No, this doesn't mean burying a brand's economic prospects in the past and hoping customer loyalty will forgive an inability to change. That never happens, and shouldn't. (If it did we'd still be living in the magical glow of the Atari 2600.) But, for BlackBerry, it does mean revisiting and candidly assessing the value and long-term efficacy of the physical keyboard.
Remember to breathe
BlackBerry needs to go back to the beginning. Revisiting former success creates a spiritual center of gravity that calms corporate nerves in times of turmoil. As in love, any brand that has experienced success once is capable of experiencing it again. In the rarefied silence of reflection, peace of mind and clarity ensue.
So BlackBerry needs to take a deep breath, and then listen to its dedicated constituency before they abandon the brand entirely and never look back. Do BlackBerry customers still want the physical keyboard that, though less app-friendly, results in fewer typos than touchscreens? If yes, then there is plenty of reason for hope. If not, then perhaps the only vision left is that of a button-loathing former visionary -- in which case, BlackBerry doesn't need another CEO, but the next Steve Jobs.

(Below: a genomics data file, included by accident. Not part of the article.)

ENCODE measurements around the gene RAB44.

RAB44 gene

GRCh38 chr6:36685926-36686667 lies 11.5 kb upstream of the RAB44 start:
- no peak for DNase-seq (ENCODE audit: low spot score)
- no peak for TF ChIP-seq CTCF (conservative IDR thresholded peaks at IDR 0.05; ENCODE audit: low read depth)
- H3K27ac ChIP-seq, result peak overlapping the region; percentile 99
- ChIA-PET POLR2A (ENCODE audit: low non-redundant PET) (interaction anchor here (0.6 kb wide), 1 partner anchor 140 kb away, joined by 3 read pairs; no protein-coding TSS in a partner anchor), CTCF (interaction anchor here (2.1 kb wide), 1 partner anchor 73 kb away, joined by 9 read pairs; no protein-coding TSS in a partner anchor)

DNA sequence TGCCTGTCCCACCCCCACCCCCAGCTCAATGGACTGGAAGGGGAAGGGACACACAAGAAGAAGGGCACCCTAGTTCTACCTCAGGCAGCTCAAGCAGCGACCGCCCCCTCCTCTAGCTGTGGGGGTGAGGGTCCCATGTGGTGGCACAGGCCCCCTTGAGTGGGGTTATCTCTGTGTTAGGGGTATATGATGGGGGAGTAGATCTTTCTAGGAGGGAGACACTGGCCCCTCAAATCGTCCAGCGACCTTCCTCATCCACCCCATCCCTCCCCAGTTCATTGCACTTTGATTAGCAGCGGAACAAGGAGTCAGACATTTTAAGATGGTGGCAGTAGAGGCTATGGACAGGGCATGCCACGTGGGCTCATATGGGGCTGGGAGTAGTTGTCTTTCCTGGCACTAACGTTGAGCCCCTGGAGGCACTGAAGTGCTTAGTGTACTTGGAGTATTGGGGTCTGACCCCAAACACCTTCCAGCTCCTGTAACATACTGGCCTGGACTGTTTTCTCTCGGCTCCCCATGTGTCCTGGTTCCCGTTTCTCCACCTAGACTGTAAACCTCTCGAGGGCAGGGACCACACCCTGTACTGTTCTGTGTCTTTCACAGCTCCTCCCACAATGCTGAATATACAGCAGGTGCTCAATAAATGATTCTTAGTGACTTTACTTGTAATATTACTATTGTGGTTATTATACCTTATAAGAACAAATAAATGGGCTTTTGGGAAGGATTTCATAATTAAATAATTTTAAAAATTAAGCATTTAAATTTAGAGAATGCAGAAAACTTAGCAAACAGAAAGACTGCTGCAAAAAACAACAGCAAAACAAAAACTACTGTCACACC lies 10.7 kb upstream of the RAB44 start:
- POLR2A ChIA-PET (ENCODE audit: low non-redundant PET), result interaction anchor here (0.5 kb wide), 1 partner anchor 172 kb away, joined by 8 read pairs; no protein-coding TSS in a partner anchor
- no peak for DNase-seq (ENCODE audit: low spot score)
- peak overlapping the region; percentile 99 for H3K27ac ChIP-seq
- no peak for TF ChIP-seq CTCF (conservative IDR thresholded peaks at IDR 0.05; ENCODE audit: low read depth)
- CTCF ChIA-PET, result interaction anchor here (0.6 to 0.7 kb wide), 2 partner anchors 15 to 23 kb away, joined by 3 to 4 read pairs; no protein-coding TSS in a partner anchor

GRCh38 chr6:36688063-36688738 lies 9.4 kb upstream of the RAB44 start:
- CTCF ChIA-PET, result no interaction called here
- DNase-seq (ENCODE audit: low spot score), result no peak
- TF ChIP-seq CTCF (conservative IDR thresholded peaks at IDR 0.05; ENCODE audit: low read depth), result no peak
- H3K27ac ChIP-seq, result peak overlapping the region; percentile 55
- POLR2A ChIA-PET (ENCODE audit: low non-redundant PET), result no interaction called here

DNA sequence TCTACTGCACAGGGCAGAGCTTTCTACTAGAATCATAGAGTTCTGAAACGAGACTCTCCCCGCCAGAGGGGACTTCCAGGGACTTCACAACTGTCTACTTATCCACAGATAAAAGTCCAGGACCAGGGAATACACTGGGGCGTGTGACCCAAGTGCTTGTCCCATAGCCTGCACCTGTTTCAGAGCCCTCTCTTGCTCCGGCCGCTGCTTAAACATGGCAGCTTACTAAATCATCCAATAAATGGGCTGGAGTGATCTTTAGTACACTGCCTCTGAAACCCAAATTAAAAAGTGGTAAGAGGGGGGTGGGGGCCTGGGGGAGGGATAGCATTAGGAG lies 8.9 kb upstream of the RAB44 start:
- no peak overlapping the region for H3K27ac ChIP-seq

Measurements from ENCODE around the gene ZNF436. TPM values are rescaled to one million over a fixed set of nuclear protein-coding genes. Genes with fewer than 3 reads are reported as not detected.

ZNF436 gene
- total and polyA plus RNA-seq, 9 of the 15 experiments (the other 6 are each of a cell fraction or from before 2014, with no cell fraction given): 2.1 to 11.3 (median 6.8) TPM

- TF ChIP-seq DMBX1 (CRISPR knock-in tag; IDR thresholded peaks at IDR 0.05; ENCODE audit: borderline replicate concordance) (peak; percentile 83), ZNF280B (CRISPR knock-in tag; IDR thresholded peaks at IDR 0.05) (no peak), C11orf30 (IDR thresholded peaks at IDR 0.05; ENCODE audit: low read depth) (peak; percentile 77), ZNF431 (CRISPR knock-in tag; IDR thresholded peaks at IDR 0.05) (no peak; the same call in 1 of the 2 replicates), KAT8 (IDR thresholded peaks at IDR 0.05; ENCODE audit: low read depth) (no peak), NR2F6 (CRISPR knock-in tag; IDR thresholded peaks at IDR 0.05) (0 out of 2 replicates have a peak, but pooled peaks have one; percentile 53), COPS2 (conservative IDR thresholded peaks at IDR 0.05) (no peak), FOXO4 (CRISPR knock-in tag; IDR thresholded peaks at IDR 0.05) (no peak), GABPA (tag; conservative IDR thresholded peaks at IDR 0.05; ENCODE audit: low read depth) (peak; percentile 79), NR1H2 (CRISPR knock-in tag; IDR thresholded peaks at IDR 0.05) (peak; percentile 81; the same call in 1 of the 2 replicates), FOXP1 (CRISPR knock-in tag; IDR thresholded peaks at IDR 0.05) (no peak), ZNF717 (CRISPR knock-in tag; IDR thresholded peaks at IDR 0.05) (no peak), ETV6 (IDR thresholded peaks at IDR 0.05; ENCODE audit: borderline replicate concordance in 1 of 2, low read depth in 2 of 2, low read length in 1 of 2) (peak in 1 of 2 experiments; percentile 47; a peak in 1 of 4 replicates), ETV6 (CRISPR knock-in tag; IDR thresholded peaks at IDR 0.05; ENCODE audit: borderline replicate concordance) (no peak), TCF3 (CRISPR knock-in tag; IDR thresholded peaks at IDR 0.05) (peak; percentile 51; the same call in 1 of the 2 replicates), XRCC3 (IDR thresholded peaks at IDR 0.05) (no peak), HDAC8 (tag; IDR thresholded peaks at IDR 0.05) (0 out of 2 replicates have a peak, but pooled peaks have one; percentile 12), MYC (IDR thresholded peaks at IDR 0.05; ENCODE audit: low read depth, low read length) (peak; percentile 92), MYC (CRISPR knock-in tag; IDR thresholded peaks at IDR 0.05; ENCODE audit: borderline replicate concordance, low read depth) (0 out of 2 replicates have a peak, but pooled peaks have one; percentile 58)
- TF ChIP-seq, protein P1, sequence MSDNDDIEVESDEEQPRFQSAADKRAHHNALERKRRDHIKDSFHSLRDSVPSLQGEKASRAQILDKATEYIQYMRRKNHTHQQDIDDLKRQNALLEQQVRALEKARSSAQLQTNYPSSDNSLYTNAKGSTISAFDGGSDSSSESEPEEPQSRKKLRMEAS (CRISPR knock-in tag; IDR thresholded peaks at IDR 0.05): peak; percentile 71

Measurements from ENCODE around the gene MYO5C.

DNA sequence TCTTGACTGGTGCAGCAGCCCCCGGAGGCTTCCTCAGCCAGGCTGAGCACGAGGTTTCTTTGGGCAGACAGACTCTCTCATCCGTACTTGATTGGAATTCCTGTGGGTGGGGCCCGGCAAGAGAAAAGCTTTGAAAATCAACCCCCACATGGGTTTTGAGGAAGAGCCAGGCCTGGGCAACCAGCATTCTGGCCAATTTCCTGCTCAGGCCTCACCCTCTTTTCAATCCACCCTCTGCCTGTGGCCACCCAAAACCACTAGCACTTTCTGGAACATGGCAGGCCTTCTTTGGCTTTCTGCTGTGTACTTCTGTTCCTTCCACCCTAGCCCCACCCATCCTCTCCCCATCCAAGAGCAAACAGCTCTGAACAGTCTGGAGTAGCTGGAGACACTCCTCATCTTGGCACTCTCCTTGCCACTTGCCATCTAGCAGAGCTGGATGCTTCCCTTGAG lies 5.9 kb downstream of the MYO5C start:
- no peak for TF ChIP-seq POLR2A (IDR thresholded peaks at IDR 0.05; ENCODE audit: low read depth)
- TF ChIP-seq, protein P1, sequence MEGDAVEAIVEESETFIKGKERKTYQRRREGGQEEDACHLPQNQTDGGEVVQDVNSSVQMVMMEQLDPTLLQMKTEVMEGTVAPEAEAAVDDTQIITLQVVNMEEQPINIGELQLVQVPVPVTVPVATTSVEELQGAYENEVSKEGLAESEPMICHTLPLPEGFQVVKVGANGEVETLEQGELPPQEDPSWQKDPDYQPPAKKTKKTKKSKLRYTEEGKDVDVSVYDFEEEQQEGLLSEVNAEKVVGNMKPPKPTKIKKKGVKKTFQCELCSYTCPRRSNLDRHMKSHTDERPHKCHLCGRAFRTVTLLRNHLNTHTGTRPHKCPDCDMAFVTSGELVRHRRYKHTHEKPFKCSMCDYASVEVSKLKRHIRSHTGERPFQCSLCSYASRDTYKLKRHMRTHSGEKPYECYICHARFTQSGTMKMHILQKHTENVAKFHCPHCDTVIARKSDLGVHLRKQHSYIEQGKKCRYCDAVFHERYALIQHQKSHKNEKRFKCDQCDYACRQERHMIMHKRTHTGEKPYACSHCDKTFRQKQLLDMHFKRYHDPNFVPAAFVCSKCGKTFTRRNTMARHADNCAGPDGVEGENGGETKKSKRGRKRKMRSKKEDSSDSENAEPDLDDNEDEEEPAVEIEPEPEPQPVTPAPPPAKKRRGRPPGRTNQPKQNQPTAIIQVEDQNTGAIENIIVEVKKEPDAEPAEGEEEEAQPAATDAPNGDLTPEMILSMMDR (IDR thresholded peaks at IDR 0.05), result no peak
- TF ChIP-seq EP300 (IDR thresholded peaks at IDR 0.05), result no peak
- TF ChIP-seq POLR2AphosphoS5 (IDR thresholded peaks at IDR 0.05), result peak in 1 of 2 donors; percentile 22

Time will tell
Sadly, it may already be too late for BlackBerry. In September, Fairfax Financial Holdings priced its offer for BlackBerry at $9 a share. As of this week (November 4, specifically), BlackBerry traded for $6.85, down nearly 12%. BlackBerry is experiencing a public relations crisis because the public perceives the brand as having lost its way, perhaps never to return again. This type of negativity is difficult to turn around; the tech-savvy demographic, after all, has little tolerance for the impractical, mundane, and uncool.
BlackBerry's demise, of course, is a boon to its competitors, particularly Motorola Mobility, now owned by Google, which was recently courted by Verizon. Not only did the brand's very public, sweeping layoffs present an embarrassing potential hiring bonanza for Motorola, but BlackBerry's vulnerability has even weakened its regional hold on the Canadian tech hub of Waterloo, BlackBerry's hometown in Ontario. That's just salt in the wound for a brand that once confidently led the marketplace. Ouch.
John S. Chen will be hard pressed to devise a strategy that will capitalize on BlackBerry's remaining good will with consumers. Picking up the pieces while also leading the company into a future that evokes the brand's former glory is a formidable challenge. It's an interesting case study for all involved, but, ultimately, only time knows what's truly in store for BlackBerry. The rest of us will have to make an educated guess.
Fool contributor James Thompson has no position in any stocks mentioned. The Motley Fool recommends Apple and Google. The Motley Fool owns shares of Apple and Google. Try any of our Foolish newsletter services free for 30 days. We Fools may not all hold the same opinions, but we all believe that considering a diverse range of insights makes us better investors. The Motley Fool has a disclosure policy.